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65 contents match your search.
Bulletin nº Vol 68 (1) - 2019
Publish Date: 17 April 2019
Data, together with the systems and regulated processes by which they are measured, collected, compared, shared, processed and applied, are fundamental to WMO. In that sense, data has shaped the...
Publish Date: 13 June 2019
South-East Europe has experienced a significant number of severe meteorological and hydrological events in recent years. Heavy precipitation has caused floods and landslides. Droughts have increased the incidence of forest...
Enabling worldwide use of timely, reliable and accurate Numerical Weather Prediction (NWP) products and services in all time-scales for applications related to weather, climate, water and environment.
Start date1 June 1963
Publish Date: 28 May 2019
Artificial intelligence is creating opportunities for contributing to much-needed efficiency gains in the handling of data that underpins Earth system science and weather and climate predictions, WMO Secretary-General Petteri Taalas told the Artificial Intelligence (AI) for Good Global Summit.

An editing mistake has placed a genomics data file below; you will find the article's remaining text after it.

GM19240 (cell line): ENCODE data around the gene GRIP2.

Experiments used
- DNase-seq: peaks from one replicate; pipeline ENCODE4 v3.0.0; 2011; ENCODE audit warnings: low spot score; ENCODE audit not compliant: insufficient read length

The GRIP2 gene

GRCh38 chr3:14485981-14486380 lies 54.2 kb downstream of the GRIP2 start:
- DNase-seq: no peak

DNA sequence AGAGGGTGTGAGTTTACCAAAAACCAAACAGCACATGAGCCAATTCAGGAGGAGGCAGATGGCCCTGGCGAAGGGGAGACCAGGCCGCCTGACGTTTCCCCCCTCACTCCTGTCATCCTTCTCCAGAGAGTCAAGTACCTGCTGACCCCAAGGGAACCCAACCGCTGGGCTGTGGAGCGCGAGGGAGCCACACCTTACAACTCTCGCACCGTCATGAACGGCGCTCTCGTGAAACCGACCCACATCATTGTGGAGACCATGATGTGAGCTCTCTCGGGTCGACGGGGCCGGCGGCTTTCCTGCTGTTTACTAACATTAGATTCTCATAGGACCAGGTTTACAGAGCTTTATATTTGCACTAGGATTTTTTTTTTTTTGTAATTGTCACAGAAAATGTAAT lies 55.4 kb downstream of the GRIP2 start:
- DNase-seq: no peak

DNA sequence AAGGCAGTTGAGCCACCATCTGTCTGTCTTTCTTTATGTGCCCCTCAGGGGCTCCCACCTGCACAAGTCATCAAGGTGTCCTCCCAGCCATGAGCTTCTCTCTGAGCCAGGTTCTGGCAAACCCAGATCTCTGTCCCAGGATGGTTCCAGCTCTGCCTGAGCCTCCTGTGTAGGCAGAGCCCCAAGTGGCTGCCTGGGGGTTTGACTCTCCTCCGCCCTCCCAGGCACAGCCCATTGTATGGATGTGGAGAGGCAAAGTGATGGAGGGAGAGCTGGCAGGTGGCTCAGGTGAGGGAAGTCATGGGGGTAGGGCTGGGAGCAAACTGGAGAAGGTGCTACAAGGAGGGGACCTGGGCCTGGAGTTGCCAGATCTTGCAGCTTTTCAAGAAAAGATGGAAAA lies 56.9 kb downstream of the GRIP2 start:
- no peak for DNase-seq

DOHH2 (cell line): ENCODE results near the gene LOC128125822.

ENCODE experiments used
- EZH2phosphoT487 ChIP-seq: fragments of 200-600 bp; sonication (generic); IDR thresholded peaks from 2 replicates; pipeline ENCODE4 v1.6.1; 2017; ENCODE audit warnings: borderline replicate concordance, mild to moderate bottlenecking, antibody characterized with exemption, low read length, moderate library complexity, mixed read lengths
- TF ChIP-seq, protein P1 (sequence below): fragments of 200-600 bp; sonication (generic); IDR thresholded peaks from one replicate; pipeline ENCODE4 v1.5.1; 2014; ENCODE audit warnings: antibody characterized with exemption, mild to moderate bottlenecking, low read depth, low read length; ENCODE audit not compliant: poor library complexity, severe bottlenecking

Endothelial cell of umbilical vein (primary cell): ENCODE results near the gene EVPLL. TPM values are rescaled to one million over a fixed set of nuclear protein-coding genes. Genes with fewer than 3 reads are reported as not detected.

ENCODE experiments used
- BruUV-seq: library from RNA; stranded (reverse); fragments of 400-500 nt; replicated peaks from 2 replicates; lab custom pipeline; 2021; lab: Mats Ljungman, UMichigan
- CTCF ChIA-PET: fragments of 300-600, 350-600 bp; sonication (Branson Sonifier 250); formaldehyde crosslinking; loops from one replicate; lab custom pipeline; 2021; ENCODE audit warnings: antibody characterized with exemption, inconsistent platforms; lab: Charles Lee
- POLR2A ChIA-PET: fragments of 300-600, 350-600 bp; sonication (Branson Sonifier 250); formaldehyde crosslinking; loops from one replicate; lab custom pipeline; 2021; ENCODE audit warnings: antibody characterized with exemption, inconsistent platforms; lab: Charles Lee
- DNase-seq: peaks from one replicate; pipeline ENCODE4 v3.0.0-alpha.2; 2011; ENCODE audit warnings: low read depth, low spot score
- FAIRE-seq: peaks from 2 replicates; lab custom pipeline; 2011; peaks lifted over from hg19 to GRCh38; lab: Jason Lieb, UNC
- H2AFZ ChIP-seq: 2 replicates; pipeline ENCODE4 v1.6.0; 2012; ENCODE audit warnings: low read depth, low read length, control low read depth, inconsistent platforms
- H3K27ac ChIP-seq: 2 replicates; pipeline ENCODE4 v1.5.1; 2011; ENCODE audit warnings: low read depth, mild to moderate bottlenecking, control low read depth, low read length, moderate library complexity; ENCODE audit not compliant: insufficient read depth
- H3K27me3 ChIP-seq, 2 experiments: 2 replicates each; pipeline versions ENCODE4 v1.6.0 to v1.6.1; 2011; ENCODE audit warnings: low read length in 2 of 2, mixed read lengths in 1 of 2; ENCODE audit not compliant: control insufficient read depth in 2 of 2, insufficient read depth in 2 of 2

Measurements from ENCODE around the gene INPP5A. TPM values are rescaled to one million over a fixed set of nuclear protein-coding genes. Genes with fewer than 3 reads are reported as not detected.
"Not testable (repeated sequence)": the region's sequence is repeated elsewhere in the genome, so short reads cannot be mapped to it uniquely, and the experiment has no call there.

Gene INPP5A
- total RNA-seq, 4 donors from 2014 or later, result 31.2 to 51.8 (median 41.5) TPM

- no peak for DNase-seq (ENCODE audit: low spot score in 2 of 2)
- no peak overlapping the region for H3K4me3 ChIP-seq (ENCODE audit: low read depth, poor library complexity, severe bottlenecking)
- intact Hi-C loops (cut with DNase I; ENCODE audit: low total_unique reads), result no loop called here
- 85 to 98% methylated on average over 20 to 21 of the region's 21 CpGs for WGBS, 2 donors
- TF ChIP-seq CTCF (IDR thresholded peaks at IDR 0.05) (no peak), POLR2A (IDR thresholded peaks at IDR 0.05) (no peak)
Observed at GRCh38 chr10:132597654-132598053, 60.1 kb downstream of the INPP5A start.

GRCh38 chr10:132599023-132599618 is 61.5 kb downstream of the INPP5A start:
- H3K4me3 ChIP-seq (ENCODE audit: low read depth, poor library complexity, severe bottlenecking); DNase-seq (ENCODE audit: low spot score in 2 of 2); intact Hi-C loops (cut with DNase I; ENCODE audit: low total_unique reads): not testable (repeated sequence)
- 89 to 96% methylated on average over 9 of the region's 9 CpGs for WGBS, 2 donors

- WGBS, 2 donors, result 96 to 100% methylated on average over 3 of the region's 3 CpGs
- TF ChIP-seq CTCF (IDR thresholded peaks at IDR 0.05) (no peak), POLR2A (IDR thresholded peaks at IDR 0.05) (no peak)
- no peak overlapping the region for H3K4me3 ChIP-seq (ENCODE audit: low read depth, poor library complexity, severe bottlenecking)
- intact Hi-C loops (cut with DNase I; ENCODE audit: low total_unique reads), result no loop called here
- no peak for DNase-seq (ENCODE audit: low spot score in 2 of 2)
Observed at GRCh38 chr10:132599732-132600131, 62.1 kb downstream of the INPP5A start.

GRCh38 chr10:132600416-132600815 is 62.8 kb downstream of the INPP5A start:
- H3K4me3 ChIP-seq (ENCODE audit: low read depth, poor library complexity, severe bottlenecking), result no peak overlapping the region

Publish Date: 20 May 2019
The First Global Planning Meeting for the UN Decade of Ocean Science for Sustainable Development 2021-2030 has set the stage for wide-ranging action and partnerships to strengthen scientific knowledge and innovation, increase resilience against marine and coastal hazards and reverse the decline in the health of the ocean.
Publish Date: 12 April 2019
WMO’s Global Atmosphere Watch (GAW) Programme is marking its 30th anniversary this year. The programme, which embraces about 100 countries, aims at forging an integrated global understanding of atmospheric composition and change. It coordinates observations across local to global scales, driving high quality and high-impact science while co-producing society relevant products and services.
Publish Date: 14 March 2019
Recent developments in the climate change arena, including the Paris Agreement in 2015 and the publication of the IPCC Special Report on Global Warming of 1.5 °C, have noted the potential need for negative emission technologies to remove carbon dioxide from the atmosphere in order to limit temperature increase.
Publish Date: 28 February 2019
Increasing levels of airborne pollutants deposited either through gravity (i.e. free-falling) or washed out by rain can result in detrimental effects to crops, human health and vulnerable ecosystems by altering critical and delicate chemical balances. Identifying areas most at risk and which would most benefit from measures to control excessive pollutant load is crucial.
Publish Date: 8 February 2019
The full Scientific Assessment of Ozone Depletion is now available. It shows that actions taken under the Montreal Protocol have led to decreases in the atmospheric abundance of controlled ozone-depleting substances (ODSs) and the start of the recovery of stratospheric ozone.